“The past, like some immense, collective ghost, is here beyond all possibility of exorcism.”
— Virginia Woolf
Our next issue marks TTR’s tenth anniversary, and we editors celebrate that fact by announcing vol. 10/2014 will be our first-ever themed issue. It makes sense then, too, that we’re looking for writings that evoke and/or inspire all things nostalgia.
The term nostalgia describes a yearning for the past, often in idealized form. The word is a learned formation of a Greek compound, consisting of (nóstos), meaning “homecoming,” a Homeric word, and (álgos), meaning “pain, ache.”
Nostalgia (1971), a short film by Hollis Frampton, is composed of black-and-white stills that are slowly burned on the element of a hot plate while a soundtrack offers a personal story on the content of the images. Each story is heard in succession before the related photograph appears onscreen, thus causing the viewer to actively engage with the ‘past’ and ‘present’ moments as presented within the film.
nostalgia: (a noun that does something to you like a verb) i.e.: y’all, chrome bumpers, Lucky Strikes, wooden indians, the politics of father’s fathers and mother’s mothers, narrative, Modernism, Postmodernism, Romanticism, any thing that looks back, any thing that looks forward, time, country music, rap music, back when, once upon a time, three miles uphill through snowstorms, goddamn big cars, cold wars, microwave dinners, door-to-door vacuum salesmen, Willy Loman, Biff Loman, T.S. Eliot and Tennessee Williams, the south, Robert Frost, Dukes of Hazard, leaded windows, ashtrays on airplanes, vintage campers, the smell of gasoline, dirty red shop rags, hope, hatred, jazz, Sinatra, rearview mirrors, truck beds, corn that’s tasseled, rivers, etc. and so on this could go on forever and it will, anyway….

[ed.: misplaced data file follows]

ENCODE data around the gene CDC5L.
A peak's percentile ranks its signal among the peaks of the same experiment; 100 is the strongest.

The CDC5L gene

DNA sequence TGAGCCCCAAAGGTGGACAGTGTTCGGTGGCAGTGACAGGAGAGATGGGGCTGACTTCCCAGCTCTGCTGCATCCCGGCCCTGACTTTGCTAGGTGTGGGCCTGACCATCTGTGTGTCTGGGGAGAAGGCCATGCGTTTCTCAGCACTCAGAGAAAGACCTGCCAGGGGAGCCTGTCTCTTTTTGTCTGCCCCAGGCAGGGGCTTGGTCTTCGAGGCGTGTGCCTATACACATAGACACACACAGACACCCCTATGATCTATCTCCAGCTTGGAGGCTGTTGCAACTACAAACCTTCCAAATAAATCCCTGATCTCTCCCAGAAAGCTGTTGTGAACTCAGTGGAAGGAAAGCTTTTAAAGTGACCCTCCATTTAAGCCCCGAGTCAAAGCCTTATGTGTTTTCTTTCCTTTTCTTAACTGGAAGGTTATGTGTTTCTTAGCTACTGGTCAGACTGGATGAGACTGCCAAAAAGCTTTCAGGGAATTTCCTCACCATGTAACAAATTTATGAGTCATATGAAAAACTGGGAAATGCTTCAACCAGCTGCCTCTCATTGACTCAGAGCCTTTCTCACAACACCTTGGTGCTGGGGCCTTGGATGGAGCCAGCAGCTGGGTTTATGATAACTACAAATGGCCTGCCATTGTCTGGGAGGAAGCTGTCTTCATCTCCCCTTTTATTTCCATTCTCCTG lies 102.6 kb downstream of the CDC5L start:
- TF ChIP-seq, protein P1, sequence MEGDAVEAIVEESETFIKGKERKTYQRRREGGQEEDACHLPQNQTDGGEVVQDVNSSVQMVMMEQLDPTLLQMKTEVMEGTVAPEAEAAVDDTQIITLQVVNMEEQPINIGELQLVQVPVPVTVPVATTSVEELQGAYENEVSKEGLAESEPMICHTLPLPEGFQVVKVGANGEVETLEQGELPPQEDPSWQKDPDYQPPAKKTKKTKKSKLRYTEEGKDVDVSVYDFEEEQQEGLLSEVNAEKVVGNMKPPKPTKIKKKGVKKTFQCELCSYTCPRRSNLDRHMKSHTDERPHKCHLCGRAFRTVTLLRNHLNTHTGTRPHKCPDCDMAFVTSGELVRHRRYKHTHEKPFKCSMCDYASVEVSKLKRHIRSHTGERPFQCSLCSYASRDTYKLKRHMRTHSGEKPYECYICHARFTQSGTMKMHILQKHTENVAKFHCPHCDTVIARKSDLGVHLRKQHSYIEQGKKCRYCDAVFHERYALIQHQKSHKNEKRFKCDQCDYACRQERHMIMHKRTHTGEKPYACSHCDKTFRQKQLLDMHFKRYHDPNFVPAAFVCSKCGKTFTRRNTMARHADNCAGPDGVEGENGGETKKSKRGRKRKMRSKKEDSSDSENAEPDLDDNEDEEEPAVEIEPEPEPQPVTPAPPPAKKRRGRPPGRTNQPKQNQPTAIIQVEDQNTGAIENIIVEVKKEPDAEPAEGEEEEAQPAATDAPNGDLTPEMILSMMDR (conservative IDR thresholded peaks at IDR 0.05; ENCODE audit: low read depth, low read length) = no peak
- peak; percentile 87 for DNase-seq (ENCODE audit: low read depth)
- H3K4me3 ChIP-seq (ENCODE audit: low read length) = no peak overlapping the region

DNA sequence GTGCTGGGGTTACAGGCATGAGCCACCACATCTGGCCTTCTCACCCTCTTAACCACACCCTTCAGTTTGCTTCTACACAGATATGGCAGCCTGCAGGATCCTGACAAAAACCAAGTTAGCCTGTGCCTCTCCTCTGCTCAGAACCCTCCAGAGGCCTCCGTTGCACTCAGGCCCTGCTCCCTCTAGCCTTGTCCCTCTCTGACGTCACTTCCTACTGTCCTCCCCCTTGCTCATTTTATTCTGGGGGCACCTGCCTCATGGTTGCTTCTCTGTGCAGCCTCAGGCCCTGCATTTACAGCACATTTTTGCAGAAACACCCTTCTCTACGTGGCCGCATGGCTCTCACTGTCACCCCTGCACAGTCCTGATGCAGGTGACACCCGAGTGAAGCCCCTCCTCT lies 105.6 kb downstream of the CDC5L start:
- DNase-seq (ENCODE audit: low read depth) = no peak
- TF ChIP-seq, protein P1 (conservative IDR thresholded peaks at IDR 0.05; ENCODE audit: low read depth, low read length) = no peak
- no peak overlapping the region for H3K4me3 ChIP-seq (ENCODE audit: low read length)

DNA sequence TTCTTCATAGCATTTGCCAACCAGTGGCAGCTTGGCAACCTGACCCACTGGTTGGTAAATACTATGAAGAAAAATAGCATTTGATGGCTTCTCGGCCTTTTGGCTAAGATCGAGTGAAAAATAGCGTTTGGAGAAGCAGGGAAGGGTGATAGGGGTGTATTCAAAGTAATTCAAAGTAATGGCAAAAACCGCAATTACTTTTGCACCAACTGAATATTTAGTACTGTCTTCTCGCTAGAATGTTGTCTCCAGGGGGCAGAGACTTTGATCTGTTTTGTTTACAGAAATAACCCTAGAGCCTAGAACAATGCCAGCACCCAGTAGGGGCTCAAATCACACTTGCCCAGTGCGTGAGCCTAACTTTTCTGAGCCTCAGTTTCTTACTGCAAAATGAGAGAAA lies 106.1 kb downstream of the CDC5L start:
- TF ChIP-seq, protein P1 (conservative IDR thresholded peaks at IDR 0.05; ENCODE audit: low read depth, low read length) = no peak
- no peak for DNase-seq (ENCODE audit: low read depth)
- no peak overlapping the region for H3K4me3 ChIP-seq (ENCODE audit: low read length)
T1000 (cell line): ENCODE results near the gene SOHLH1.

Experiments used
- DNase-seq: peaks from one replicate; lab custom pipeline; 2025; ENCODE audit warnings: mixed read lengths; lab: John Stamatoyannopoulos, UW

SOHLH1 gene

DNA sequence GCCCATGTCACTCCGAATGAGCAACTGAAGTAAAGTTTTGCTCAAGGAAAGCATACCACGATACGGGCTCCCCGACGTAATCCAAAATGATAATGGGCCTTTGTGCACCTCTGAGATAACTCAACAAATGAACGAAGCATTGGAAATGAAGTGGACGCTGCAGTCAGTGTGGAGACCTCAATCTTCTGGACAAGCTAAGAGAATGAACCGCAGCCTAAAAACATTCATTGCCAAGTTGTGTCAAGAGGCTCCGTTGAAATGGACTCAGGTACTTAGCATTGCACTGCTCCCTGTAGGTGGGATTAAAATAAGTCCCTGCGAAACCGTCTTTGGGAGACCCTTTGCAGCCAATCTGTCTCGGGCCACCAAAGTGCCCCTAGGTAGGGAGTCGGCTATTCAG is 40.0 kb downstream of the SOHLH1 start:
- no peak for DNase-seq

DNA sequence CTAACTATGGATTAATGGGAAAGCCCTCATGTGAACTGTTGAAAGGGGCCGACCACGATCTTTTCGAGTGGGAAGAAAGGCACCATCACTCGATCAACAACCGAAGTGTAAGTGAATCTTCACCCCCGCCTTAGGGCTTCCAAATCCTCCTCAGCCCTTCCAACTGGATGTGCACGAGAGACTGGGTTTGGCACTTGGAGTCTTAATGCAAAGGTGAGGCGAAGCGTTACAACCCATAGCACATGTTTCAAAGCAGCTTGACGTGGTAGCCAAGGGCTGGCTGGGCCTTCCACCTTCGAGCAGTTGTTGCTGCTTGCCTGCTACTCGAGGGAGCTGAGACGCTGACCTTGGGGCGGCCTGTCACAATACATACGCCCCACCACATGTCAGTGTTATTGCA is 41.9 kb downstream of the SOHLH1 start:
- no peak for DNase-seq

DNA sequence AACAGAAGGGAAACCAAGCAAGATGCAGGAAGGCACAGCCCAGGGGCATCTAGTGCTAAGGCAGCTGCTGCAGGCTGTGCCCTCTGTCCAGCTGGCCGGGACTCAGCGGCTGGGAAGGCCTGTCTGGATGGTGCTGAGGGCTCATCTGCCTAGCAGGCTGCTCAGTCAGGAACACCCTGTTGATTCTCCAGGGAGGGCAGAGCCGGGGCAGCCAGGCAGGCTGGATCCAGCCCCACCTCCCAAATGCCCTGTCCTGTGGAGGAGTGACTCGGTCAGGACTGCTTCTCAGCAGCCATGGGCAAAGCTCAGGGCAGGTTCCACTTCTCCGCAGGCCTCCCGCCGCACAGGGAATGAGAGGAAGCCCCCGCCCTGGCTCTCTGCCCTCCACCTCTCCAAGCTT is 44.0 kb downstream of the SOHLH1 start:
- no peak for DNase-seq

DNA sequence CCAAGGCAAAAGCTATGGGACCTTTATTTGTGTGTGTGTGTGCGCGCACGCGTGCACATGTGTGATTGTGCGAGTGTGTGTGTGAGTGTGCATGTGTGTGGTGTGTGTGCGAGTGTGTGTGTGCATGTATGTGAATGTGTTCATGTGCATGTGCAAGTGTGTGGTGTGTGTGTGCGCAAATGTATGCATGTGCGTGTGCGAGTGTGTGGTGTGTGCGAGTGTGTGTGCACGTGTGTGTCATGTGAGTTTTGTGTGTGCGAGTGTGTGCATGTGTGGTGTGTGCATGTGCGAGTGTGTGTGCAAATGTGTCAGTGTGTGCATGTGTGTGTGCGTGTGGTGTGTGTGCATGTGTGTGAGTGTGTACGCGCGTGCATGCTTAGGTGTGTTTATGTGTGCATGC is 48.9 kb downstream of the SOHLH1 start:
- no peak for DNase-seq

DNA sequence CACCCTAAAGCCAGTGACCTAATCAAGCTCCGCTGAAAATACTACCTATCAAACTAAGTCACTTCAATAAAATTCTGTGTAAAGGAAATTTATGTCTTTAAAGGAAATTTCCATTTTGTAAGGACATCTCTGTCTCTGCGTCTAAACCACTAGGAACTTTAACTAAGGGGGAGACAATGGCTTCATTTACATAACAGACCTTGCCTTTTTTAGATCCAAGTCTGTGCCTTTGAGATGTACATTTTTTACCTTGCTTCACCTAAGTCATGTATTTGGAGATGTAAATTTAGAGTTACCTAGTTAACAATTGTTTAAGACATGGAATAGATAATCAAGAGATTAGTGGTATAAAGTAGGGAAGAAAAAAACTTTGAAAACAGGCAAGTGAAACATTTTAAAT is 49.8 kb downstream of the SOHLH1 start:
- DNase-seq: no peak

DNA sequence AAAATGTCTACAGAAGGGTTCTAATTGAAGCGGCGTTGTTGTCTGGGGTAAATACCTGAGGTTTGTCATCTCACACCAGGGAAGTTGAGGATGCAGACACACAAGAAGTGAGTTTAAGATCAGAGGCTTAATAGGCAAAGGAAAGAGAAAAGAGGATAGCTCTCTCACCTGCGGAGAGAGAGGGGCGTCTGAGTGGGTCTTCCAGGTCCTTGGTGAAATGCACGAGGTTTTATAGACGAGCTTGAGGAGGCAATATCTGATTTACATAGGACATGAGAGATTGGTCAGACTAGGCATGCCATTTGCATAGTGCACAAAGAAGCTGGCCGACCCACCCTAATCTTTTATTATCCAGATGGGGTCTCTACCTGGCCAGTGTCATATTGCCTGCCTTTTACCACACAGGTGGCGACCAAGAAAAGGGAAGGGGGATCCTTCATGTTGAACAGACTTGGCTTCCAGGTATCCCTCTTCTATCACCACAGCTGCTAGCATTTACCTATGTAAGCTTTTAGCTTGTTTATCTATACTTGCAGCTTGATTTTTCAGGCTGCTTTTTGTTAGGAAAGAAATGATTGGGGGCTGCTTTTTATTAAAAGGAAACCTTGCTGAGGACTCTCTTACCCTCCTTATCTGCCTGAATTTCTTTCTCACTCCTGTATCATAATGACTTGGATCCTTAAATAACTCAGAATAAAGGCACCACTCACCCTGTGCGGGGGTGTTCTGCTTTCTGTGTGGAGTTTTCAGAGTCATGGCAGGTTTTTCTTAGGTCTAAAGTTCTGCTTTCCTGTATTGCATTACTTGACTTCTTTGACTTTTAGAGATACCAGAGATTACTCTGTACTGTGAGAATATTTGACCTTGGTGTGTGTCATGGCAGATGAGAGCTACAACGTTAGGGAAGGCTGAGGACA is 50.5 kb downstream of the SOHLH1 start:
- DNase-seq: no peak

David Lowenthal’s book The Past is a Foreign Country includes the chapter “Wanting the Past.” In said chapter, Lowenthal writes, “If the past is a foreign country, nostalgia has made it ‘the foreign country with the healthiest tourist trade of all.” Lowenthal treats nostalgia in some ways as a kind of pathological aversion to the present—or an illness. It has been described as a medical condition and a form of melancholy. Nostalgia, the ol’ “Swiss illness.” Hmm. We’ve noted that most trips bending to the nostalgic tend to lead to less critically-aware moments (in which some horrifying things are swept under the rug).
At the least, seeing nostalgia as a way to pursue or preserve some “acceptable” or “safe” version of the past is useful. The philosophical dimensions are fairly obvious though, as an attachment to the idealized past is a troublesome, often kitschy fixation.
Nostalgia turned on its head—deformed, healthfully inverted though . . . We wonder if there is a type of reverse nostalgia, for all things discomforting and strange about the imagined past. Seems like it would be a fun playground for the psyche.
We look forward to seeing what vol. 10/2014′s contributors come up with.
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The Tusculum Review
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We read year-round, though our response time is slower during the summer months. We go to print annually in April of each year.
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We want writing that takes risks while still paying attention to craft. We are happy to see prose poems, stories that burst into poems, poems that burst into stories, etc. We publish poems, fiction, nonfiction, and plays. For prose, please limit your submission to 25 pages. For poetry, 10 pages. We’re looking for scripts in the 10 minute format (10 pages). Because of limited staff and funds, we can only accept solicited art. Please do not waste your money sending us slides. You can, however, e-mail us at email@example.com to inquire about our art needs.
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